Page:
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What You Need to Know about Two-Step Verification

by Sarah Dobson on March 01, 2021

You’ve almost certainly heard about how you should use a different strong password for each Web site where you have an account. But you’ve likely encountered sites that encourage or even require you to do more than just enter a password in order to sign in. Many larger employers, as well as financial institutions and Internet companies—like Apple, Google, Facebook, and Dropbox—offer a higher level of security, called two-step verification. In fact, Apple requires that all new iCloud accounts have a phone number for two-step verification.

To break into a normal account, assuming an intruder can guess your username, the intruder must have only one thing—your password. But with two-step verification, breaking in becomes far more difficult. That’s because the intruder must have two things—your normal password and a time-limited one-time password that is generated by a special authentication app or sent to you in an SMS text message or an email message. This secondary password is valid for only a short time and can be used only once.

Typically, you enter the secondary password only the first time you log in on a particular device or in a particular Web browser, so using two-step verification with an account requires an occasional extra step, but not a daily inconvenience.

Sites that offer two-step verification will provide setup and usage instructions, but the basics are as follows. You’ll enable two-step verification in the account settings, and then tell the site how to send you the one-time password when you want to log in, usually by providing your phone number or email address.

Some sites offer the option of handling two-step verification through an authentication app instead of through text messaging or email. These apps can be more fussy to use, but they are considered to be more secure, since a determined intruder who was coming after you personally could hijack or eavesdrop on your phone number or email. Common authentication apps include AuthyGoogle Authenticator, and 1Password; they run on your iPhone or iPad. If you opt to rely on an authentication app, you’ll use your device’s camera to scan an onscreen QR code or you’ll enter a secret key. Either way, that information makes it possible for the authentication app to generate a valid one-time password every 30 seconds.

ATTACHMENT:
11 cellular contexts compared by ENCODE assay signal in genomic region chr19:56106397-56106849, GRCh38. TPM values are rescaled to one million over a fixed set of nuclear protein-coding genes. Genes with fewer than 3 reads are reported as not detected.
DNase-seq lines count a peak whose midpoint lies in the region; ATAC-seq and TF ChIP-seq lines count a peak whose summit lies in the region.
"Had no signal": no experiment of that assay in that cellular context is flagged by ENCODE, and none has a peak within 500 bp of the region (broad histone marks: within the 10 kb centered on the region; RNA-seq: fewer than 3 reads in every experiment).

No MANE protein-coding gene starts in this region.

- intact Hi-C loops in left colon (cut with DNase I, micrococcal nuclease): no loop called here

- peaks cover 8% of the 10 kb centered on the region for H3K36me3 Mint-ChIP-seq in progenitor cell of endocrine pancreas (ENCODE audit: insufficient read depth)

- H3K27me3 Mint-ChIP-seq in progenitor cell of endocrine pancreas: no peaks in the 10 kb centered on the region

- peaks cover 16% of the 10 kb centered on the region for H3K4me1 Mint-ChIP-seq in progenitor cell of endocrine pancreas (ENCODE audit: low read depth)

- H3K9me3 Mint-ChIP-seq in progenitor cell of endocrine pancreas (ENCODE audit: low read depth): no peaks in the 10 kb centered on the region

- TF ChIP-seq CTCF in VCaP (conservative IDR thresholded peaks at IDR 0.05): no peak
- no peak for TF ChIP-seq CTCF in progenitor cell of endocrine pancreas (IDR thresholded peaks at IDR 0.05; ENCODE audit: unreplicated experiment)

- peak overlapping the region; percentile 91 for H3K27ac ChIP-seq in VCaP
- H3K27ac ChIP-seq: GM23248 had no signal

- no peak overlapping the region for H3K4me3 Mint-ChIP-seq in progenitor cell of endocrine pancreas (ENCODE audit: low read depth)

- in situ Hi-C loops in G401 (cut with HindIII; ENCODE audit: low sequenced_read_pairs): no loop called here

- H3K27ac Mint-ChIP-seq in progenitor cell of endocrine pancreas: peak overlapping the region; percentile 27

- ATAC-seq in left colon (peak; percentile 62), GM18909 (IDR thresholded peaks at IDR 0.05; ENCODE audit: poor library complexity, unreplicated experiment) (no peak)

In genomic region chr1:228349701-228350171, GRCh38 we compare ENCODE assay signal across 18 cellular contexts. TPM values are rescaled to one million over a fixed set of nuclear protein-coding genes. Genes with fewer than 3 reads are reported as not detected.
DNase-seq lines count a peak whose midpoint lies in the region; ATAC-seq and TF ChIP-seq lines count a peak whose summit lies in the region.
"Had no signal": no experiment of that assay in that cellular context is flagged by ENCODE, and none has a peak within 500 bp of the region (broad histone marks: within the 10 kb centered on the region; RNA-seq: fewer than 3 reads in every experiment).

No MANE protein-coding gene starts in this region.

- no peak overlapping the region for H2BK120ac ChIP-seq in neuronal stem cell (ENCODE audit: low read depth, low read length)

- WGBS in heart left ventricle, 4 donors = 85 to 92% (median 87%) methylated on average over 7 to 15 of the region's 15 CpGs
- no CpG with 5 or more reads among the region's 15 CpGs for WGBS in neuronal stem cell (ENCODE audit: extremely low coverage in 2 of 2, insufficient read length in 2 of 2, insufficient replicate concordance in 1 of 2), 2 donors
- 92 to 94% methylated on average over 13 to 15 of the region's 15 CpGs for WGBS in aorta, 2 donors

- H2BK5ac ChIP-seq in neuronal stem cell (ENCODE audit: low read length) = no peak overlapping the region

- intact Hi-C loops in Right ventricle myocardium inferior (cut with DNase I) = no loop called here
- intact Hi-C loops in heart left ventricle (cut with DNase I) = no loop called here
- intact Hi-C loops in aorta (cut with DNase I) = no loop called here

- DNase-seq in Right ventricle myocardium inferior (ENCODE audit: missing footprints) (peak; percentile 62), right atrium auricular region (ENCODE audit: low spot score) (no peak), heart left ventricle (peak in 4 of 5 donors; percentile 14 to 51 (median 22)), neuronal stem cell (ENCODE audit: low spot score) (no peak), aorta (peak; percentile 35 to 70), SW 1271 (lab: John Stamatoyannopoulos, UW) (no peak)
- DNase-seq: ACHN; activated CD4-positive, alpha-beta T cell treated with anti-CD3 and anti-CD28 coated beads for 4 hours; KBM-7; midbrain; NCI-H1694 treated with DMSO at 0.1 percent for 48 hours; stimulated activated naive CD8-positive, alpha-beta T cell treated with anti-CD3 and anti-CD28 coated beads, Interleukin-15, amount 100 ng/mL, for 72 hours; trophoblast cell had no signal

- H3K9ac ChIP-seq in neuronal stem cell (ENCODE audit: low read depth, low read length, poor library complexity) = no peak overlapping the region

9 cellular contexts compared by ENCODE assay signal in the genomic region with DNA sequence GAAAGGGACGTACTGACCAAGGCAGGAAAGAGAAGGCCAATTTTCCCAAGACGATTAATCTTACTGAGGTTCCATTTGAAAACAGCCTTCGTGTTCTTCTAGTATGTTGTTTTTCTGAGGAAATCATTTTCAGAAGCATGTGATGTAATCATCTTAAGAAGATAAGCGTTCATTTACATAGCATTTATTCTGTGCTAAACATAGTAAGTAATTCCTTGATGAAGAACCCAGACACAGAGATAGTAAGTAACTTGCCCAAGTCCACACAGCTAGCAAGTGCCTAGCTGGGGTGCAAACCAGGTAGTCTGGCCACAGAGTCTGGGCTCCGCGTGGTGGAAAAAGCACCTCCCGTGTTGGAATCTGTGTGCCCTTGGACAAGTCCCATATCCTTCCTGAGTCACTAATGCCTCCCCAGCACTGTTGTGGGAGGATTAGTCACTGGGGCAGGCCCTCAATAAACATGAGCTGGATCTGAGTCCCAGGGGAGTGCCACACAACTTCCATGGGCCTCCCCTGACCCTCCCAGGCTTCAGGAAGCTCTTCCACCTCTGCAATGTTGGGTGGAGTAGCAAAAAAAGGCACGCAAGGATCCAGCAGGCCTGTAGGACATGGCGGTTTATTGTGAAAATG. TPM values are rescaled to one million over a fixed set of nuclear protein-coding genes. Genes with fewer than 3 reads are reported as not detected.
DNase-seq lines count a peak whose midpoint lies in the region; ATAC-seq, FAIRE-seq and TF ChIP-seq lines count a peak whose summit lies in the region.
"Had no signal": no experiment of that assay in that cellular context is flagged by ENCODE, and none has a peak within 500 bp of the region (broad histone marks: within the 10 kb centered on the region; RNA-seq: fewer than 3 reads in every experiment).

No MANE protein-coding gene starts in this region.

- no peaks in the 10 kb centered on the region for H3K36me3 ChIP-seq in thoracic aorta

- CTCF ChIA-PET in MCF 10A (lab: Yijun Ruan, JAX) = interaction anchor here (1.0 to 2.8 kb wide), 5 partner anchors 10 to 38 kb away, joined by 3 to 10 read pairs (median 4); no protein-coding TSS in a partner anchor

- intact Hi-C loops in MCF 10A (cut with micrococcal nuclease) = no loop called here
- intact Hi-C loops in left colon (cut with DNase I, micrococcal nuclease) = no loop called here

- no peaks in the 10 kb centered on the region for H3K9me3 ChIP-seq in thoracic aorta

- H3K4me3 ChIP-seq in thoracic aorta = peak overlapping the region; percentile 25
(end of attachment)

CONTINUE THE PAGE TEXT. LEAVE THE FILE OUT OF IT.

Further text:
Make sure to record any backup codes the site provides; they’re essential if you lose access to your phone or your email.

When it comes time to log in to a service protected by two-step verification, you’ll enter your username and password as you normally would. Then, however, you’ll be prompted for a one-time password, and the service will either send you one via SMS or email, or require you to look it up in your authenticator app.

Even if an attacker obtains your password and tries to use it to log in, the attempt will fail unless the attacker can also intercept your text or email messages, or had stolen your iPhone and circumvented its passcode. That’s all extremely unlikely.

It’s not necessary (or even possible) to enable two-step verification all your accounts, since many aren’t important enough to warrant that level of lockdown. For more significant accounts that provide the option—email, social media, cloud services, and banking—you should always use two-step verification for added protection.

You may also hear the term two-factor authentication, which is even more secure than two-step verification when implemented correctly. That’s because two-factor authentication combines something you know (your password) with something you have (such as a special keyfob that generates time-limited one-time passwords) or something that’s true of you (biometric info like a fingerprint or iris scan). It might seem like using your iPhone to receive a text message or run an authenticator app qualifies, but since you can usually both log in and get your one-time password on your iPhone, it’s not true two-factor authentication.

Regardless of the terminology, going beyond a single password, no matter how strong, significantly increases your security, and you can congratulate yourself for taking steps to protect yourself each time you turn on two-step verification in another important account. (For more about strong passwords, using a password manager to take the pain out of strong passwords, and details about two-step verification and two-factor authentication, we recommend the ebook Take Control of Your Passwords.)

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